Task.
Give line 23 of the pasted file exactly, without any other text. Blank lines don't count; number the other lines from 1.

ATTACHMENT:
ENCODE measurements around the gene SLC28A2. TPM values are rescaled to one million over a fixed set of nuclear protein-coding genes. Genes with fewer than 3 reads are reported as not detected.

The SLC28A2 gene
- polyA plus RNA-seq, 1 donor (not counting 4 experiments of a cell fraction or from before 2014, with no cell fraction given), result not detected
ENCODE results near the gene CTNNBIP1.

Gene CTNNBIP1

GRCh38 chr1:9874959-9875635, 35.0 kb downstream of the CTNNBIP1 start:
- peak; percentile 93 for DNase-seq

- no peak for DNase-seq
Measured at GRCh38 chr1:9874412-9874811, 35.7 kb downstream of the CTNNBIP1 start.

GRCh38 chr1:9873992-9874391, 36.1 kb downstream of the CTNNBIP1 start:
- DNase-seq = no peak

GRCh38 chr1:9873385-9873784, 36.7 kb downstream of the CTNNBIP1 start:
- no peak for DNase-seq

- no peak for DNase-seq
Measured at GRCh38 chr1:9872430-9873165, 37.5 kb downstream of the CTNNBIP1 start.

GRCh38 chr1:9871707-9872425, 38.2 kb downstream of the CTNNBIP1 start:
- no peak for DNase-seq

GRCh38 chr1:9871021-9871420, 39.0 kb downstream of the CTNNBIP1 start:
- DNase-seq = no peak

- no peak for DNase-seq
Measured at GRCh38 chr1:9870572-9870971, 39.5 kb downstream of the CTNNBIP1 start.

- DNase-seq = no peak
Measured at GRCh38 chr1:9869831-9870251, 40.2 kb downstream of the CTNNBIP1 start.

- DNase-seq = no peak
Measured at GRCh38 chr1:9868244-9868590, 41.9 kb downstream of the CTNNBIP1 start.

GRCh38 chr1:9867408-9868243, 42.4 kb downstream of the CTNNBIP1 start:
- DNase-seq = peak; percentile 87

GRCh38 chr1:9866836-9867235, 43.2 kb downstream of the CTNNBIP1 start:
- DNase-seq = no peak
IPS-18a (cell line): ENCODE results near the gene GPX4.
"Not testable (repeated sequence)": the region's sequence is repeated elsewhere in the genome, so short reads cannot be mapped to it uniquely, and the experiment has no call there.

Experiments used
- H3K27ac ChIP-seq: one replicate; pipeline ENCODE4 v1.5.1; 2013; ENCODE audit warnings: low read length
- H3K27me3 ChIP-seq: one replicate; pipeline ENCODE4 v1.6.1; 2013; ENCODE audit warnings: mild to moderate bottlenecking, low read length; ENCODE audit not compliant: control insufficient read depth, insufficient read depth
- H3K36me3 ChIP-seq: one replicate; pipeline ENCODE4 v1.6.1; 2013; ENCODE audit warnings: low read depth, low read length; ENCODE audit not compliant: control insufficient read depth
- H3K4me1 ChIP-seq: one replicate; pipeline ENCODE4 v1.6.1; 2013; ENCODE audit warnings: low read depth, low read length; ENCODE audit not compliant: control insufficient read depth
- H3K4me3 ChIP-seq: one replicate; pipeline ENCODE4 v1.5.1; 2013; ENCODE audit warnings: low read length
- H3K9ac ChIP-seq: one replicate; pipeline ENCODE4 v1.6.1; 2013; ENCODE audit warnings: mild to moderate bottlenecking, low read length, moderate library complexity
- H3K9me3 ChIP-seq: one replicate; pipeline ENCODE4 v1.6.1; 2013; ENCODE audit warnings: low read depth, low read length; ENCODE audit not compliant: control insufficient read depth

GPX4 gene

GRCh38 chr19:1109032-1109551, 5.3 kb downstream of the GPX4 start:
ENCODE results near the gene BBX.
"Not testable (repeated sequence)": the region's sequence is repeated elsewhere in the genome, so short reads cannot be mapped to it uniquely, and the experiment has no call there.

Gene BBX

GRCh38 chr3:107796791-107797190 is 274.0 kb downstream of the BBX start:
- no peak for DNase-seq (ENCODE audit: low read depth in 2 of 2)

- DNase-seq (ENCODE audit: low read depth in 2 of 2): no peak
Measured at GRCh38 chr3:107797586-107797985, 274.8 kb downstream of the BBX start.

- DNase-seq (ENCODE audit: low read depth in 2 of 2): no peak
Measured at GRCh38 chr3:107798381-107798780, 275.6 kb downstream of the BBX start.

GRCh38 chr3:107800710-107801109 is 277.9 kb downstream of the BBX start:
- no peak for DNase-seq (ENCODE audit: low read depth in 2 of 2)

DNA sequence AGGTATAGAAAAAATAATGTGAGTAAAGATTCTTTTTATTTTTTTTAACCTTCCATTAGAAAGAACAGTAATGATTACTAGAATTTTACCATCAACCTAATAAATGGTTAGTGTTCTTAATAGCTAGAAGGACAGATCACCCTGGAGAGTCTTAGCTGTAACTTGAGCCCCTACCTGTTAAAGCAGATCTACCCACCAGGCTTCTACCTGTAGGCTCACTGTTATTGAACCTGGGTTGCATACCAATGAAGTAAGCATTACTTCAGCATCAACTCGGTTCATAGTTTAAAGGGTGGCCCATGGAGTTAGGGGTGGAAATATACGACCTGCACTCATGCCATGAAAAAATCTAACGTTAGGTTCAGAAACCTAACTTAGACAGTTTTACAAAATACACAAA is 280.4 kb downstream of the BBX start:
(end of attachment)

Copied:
Measured at GRCh38 chr1:9869831-9870251, 40.2 kb downstream of the CTNNBIP1 start.